Meanwhile, Back at the Wars

March 19, 2009

Today six years ago, one of the most dumb-ass and dangerous operations in all of history started up and despite all kinds of processes to the contrary, is still going full banana with no end in sight.

Just as the eyeballs of the whole US was focused Wednesday morning on DC — AIG CEO Edward Liddy testified before Congress about the now-infamous $165 million in bonuses paid to high-financial talent and attempted to leave the building without being choked, hanged, guillotined, or forced to commit sepuku by enraged mobs — while overseas national flesh and treasure is still being squandered.


(Illustration found here).

And all those silly-assed masters of the universe have nothing over the Iraqi adventure, which sucks up $12 billion a month ($608.3 billion at five years) to keep operating and the original “war” in Afghanistan has cost $162.6 billion over seven years — and even now, there’s no sign of having gained anything at all from the waste.

Up to this past weekend, 4,259 US GIs have been killed in Iraq since the 2003 invasion with official DOD number of wounded at 31,089 (estimates at 100,000 or more — and near 350,000 have suffered brain injuries) while in Afghanistan 667 US troops have died there since 2001.

The invasion of Iraq just might be the worst military, social and cultural blunder in history.

On top of the US losses: An estimated 1.3 million Iraqis have been killed.

A new ABC/BBC/NHK Poll reveals the Iraqi people still don’t like the US and a majority think the invasion was a mistake:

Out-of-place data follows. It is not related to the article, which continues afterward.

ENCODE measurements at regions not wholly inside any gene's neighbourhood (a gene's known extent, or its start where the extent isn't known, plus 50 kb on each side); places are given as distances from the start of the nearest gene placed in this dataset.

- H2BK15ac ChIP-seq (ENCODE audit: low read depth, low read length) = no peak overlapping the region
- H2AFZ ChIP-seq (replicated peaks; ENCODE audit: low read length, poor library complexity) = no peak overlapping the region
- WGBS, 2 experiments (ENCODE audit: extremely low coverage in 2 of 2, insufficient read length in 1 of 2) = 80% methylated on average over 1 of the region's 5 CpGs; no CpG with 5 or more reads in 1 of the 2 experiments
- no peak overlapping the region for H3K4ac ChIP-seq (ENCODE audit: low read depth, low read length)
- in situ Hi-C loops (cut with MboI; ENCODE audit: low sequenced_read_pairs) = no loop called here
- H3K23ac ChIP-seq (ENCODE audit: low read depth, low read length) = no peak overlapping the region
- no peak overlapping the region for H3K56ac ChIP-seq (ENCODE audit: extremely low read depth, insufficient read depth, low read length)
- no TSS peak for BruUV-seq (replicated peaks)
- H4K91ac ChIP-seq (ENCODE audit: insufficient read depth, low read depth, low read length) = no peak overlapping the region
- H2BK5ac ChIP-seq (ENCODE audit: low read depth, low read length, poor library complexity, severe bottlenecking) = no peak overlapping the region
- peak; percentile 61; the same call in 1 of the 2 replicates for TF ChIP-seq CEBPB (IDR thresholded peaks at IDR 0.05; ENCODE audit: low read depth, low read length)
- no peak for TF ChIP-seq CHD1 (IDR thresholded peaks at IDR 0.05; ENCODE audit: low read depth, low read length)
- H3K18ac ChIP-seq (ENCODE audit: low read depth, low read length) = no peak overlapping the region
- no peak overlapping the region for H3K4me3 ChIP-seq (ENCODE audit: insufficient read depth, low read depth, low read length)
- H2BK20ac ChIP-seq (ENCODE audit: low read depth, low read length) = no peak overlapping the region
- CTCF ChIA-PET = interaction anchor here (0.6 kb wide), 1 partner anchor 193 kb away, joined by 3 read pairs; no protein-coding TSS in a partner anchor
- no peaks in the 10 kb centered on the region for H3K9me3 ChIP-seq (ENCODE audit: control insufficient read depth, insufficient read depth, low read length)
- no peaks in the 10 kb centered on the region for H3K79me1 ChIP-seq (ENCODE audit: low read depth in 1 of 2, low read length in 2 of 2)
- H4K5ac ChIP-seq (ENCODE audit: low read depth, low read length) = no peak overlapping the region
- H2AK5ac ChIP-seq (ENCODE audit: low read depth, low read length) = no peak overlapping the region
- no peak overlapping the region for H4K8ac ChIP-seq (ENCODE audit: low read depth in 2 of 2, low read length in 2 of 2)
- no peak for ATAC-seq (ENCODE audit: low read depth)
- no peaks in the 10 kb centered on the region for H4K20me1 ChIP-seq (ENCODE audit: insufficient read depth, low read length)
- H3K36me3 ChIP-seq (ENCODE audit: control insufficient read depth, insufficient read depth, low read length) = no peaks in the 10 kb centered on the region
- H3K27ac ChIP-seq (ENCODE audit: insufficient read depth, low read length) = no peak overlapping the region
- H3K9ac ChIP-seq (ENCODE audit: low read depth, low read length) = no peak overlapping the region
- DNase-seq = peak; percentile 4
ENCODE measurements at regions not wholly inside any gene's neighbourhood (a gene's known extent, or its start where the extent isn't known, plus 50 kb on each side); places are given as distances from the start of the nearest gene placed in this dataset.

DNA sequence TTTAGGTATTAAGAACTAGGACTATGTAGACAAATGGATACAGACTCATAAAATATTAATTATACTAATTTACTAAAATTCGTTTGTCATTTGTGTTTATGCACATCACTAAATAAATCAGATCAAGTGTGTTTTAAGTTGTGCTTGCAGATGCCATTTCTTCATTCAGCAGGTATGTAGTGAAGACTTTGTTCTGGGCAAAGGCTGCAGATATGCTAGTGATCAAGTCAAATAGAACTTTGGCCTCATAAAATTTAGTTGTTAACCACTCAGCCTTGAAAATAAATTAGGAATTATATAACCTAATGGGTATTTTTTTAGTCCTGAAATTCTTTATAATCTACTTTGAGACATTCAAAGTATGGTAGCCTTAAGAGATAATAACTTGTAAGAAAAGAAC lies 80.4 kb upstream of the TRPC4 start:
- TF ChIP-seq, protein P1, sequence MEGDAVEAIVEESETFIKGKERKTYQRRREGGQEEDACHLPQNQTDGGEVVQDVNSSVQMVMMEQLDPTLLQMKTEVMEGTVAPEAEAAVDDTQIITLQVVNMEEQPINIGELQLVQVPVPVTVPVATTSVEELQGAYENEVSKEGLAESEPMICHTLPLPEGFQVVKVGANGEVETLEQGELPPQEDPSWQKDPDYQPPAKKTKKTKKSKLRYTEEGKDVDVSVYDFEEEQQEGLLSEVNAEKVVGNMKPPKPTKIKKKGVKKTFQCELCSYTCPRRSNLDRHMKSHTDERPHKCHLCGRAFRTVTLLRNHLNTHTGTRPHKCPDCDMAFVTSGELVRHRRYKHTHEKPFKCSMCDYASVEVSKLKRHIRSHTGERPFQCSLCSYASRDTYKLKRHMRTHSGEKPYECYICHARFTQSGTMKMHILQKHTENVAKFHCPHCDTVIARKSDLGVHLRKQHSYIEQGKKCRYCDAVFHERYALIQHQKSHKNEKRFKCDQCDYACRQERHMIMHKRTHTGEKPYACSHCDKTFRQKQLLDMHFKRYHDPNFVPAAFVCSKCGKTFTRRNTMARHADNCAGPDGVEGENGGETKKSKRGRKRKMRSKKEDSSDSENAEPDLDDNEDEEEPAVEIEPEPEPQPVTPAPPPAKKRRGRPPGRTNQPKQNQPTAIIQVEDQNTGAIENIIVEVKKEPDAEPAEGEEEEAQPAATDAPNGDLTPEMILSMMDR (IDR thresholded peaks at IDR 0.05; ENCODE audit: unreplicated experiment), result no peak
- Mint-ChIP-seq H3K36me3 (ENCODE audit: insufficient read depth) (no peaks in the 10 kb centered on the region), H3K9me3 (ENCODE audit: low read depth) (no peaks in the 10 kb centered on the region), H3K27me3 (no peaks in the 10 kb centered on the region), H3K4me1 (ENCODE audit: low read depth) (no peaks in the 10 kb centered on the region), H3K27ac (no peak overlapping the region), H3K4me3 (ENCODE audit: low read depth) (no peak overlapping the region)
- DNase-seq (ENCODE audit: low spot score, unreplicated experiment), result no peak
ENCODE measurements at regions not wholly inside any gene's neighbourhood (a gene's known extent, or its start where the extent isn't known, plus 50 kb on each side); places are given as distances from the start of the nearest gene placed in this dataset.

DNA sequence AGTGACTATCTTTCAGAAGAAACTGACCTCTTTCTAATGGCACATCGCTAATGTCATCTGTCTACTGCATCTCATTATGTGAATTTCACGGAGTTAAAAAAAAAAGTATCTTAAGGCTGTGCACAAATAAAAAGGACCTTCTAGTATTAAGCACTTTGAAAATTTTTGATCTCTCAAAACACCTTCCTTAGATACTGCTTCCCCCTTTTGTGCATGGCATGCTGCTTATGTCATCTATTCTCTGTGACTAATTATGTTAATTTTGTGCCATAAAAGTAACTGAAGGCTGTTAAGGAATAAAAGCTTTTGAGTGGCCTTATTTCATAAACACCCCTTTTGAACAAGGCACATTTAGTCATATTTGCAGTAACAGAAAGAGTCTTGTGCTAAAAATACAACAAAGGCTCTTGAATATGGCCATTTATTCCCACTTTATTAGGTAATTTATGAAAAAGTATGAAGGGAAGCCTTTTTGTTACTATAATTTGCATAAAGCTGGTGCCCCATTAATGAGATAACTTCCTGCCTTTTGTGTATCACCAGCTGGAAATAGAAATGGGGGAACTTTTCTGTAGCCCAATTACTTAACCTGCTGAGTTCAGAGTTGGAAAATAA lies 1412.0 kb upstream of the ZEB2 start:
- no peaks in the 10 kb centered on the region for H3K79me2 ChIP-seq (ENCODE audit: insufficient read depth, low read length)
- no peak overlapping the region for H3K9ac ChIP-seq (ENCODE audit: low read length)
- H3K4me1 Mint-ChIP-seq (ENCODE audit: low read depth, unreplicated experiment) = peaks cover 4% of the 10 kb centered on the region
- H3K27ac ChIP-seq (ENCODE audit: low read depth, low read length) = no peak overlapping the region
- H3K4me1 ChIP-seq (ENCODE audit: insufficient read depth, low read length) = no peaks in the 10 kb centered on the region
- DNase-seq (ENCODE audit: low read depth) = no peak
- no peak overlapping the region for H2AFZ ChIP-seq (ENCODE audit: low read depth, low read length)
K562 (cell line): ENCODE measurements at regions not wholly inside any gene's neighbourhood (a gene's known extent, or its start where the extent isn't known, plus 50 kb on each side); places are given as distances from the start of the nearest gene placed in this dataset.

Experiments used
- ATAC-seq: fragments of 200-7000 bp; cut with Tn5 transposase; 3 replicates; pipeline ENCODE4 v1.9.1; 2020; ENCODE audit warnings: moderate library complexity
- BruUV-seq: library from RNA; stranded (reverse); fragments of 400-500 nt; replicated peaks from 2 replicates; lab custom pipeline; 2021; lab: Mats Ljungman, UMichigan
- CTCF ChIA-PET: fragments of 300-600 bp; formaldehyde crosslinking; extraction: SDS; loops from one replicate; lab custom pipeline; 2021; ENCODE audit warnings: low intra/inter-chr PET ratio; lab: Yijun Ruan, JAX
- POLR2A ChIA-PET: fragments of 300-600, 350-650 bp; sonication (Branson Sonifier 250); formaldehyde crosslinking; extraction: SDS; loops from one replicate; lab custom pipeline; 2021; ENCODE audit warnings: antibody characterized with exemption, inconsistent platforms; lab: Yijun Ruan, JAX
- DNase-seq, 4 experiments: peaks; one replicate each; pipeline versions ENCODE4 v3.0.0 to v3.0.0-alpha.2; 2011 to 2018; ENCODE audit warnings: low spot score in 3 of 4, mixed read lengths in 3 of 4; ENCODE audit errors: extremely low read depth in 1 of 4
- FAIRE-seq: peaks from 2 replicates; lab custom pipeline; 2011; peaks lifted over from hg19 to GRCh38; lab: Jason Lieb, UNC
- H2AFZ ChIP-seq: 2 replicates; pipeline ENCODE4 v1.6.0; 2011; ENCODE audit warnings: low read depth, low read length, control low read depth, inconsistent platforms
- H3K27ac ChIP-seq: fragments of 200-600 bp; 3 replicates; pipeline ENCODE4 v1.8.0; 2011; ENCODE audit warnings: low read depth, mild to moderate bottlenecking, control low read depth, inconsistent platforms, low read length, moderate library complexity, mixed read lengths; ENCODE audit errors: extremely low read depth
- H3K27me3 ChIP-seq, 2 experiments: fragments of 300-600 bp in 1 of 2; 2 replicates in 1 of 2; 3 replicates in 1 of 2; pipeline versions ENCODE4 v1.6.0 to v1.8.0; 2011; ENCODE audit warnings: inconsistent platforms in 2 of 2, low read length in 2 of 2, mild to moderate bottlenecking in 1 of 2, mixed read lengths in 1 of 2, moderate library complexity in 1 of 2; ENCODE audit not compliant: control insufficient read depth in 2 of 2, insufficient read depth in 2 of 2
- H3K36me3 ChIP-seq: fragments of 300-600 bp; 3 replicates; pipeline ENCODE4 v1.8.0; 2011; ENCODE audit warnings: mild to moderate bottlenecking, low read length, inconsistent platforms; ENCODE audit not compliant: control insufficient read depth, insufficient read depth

But here’s a key finding and the rejoinder to the constant call for war critics (and Obama) to admit that it was, despite everything, correct to topple Saddam: 56% now say the U.S. was wrong to invade, actually up (despite the cooling of violence) since last year’s 50%.

And on top of all the squawk about an Iraqi bloodbath after the US troop withdrawal, 57 percent aren’t too concerned about what might happen after the U.S. exits — despite some consternation:

“The situation in Iraq will improve only if the Americans and the Iraqi politicians withdraw from Iraq,” said Abbas al Dulaimy, 31, as he walked through Baghdad.

“The situation will soon be worse because the politicians will look out only for their interests like those who demand to divide Iraq . . . it will be chaos.”

And the horror of the situation is that if US troops are gone by Dec. 31, 2011, or even tomorrow, the result would be the same — the bottom line then should be to leave as soon as possible.

Why complicate the matter.

Simple, really: Chicago Mayor Richard Daley told LBJ in 1967 the way to get the 500,000 U.S. troops out of Vietnam was to just, “Put them on a [expletive deleted] plane and bring them home.”
One asshole to another — How many lives would have been saved if Johnson had done what Daley had so vividly suggested?

Iraqi women want the US out yesterday!

Here in the U.S., we’ve rarely heard the story of the Iraq War told from the perspective of women.

So what are Iraqi women saying on the sixth anniversary of the US invasion?

The same thing they’ve been saying since 2003: end the occupation. Polls consistently show that a majority of Iraqis want US troops out.

We’ve been told that if the U.S. withdraws, violence would again soar in Iraq.

That’s a compelling argument for those of us who care about the suffering that the U.S. has already visited on Iraqi women and their families.

But Iraqis themselves, who have the best grasp of their security situation, say that U.S. troops are causing, not confronting, violence.

In multiple polls, most Iraqis say they would feel much safer without U.S. troops.

Who can blame them?

Since the invasion, over a million Iraqis have died violently and four million have been driven from their homes.
The resources that women need to care for their families — electricity, water, food, fuel, and medical care — have become dangerously scarce, sometimes totally unavailable.

Six years along, 36 percent of Baghdad’s water is still undrinkableIn a bad month, it’s 90 percent. Cholera broke out last summer, and officials fear another outbreak this year.